The road towards artificial diamond
Diamond exhibits a unique combination of chemical, physical, thermal and mechanical properties, and this has triggered many scientists to replicate nature to fabricate diamonds. Original attempts to produce this material in a synthetic way date back from the 1950’s, and resulted in the first artificially produced diamond using high-pressure high-temperature (HPHT) synthesis. This HPHT diamond became a very important commercial material for the construction industry, which exploited the physical hardness of the HPHT diamond for cutting, sawing and drilling.
Later on, low-pressure synthesis methods for making artificial diamond outside its thermal stability domain were developed, aiming at potentially larger scales by using chemical vapor deposition (CVD). This allowed for the first time to grow diamond at low pressures of several tenths of mbar. Milos Nesladek from IMO-IMOMEC, an imec research group at University of Hasselt: “Basically, this CVD process involves a series of gas-phase and surface chemical reactions, using methane and hydrogen as the main gas constituents to form diamond material. This method of making artificial diamond has allowed to significantly improve on the purity of the material. Today, artificial diamond crystals can be thousand times and more purer than the best natural crystal.”
IMO-IMOMEC has a long track-record in depositing diamond on a variety of substrates, and in understanding the influence of the used deposition conditions, the crystal quality and materials properties.
“In general, the properties of artificial diamond largely depend on the subtle details of the manufacturing process”, adds Milos Nesladek. “Some artificial diamonds have properties such as hardness, thermal or electronic properties that are even superior to those of most naturally formed diamonds.”
A rising number of applications
Far beyond the construction industry, the evolution in synthetic production of diamond has enabled amazing applications – each exploiting a different characteristic of this ‘wonder’ material. A first example is the realization of dome-shaped CVD diamond membranes to replace conventional loudspeaker membranes in exclusive, high-end audio components. In this application, the high Young modulus of diamond – a measure for the material’s stiffness – allows the membrane to operate at high acoustic frequencies.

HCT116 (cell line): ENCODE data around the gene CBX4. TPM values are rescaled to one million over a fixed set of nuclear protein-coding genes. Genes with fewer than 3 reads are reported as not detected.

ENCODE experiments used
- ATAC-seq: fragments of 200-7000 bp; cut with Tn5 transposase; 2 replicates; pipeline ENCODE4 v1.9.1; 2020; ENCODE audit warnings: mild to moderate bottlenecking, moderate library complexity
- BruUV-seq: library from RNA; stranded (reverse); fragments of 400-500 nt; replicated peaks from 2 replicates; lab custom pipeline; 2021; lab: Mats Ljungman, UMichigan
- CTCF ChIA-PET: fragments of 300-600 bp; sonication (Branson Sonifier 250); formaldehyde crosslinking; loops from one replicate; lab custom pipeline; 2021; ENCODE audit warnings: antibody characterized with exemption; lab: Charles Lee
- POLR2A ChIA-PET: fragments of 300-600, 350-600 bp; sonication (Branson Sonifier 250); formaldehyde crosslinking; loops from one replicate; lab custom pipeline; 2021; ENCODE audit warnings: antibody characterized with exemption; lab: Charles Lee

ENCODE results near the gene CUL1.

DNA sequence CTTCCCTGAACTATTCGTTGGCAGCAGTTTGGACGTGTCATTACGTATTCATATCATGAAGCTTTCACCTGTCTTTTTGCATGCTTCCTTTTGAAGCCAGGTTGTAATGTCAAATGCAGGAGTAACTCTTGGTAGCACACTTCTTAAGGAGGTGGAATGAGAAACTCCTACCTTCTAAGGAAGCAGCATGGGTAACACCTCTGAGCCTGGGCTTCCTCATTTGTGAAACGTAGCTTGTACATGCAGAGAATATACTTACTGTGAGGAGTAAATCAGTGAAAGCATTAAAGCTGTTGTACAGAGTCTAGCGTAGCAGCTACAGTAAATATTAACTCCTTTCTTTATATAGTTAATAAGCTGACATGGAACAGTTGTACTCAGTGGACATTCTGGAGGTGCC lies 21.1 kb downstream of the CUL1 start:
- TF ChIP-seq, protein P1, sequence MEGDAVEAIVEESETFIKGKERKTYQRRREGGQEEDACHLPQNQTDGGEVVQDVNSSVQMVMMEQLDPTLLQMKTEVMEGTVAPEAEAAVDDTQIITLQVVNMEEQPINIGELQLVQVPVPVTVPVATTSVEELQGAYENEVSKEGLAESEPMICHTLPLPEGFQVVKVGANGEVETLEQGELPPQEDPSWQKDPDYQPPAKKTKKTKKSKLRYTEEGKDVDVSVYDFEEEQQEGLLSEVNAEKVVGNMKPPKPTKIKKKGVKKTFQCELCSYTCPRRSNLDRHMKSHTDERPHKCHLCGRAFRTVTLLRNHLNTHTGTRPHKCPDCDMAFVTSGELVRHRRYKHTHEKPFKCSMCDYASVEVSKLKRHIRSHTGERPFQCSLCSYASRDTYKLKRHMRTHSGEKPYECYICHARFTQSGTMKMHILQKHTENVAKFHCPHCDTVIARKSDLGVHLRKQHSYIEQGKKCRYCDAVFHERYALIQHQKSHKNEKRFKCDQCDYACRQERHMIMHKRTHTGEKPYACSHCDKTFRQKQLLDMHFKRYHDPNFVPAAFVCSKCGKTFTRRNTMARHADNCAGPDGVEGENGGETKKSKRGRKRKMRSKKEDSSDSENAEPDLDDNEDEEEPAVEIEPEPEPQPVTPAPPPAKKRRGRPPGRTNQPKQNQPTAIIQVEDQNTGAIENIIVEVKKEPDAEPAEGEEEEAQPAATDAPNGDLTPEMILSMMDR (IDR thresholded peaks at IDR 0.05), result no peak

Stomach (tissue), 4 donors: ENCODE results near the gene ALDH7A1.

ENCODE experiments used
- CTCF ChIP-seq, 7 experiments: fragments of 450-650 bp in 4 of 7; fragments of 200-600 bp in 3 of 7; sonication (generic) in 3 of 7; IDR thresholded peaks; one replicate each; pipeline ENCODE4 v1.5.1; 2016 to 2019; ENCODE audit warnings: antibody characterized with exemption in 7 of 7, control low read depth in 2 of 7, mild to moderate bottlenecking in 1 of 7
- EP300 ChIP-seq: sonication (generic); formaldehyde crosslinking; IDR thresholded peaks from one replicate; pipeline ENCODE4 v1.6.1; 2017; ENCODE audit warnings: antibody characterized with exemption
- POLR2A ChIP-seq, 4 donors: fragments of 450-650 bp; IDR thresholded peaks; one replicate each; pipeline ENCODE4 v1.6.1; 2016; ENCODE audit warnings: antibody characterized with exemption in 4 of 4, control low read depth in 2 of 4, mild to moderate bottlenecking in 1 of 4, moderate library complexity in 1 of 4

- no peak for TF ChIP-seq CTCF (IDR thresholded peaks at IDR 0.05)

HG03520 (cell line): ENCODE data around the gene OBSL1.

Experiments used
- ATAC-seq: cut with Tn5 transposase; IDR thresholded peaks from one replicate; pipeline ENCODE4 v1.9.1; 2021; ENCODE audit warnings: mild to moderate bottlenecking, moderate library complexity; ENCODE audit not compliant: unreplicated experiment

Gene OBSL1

Milos Nesladek: “Other examples include diamond-based electrodes for electrochemical processing (such as purification or dissociation), which rely on the high electrical conductivity of heavily boron-doped diamond and on its low corrosivity. And, being optical transparent at a wide range of wavelengths, high-purity CVD diamond is being used in the ship industry as an optical window for infrared laser cutting of steel plates. Diamond is also a fantastic heat sink, and this has inspired scientists to use diamond heat sinks in combination with gallium-nitride (GaN), and make GaN-on-diamond-based power devices. The use of diamond significantly reduces semiconductor temperatures while keeping the power transistor’s performance, even at high operating frequencies.”
Quantum sensors for magnetic field detection
The ability to make 12C isotopically purified diamond has opened doors to exciting novel quantum technology applications. Key to these applications is the formation of a lattice point defect – the nitrogen-vacancy (NV) center – engineered in an ultrapure CVD-diamond crystal. This defect center has an electron spin state (expressing a magnetic moment), which behaves like a single spin qubit – the quantum-physical equivalent of the classical bit. A main striking property of this particular qubit over e.g. qubits made from superconducting materials or trapped ions and others, is its ability to operate at ambient conditions.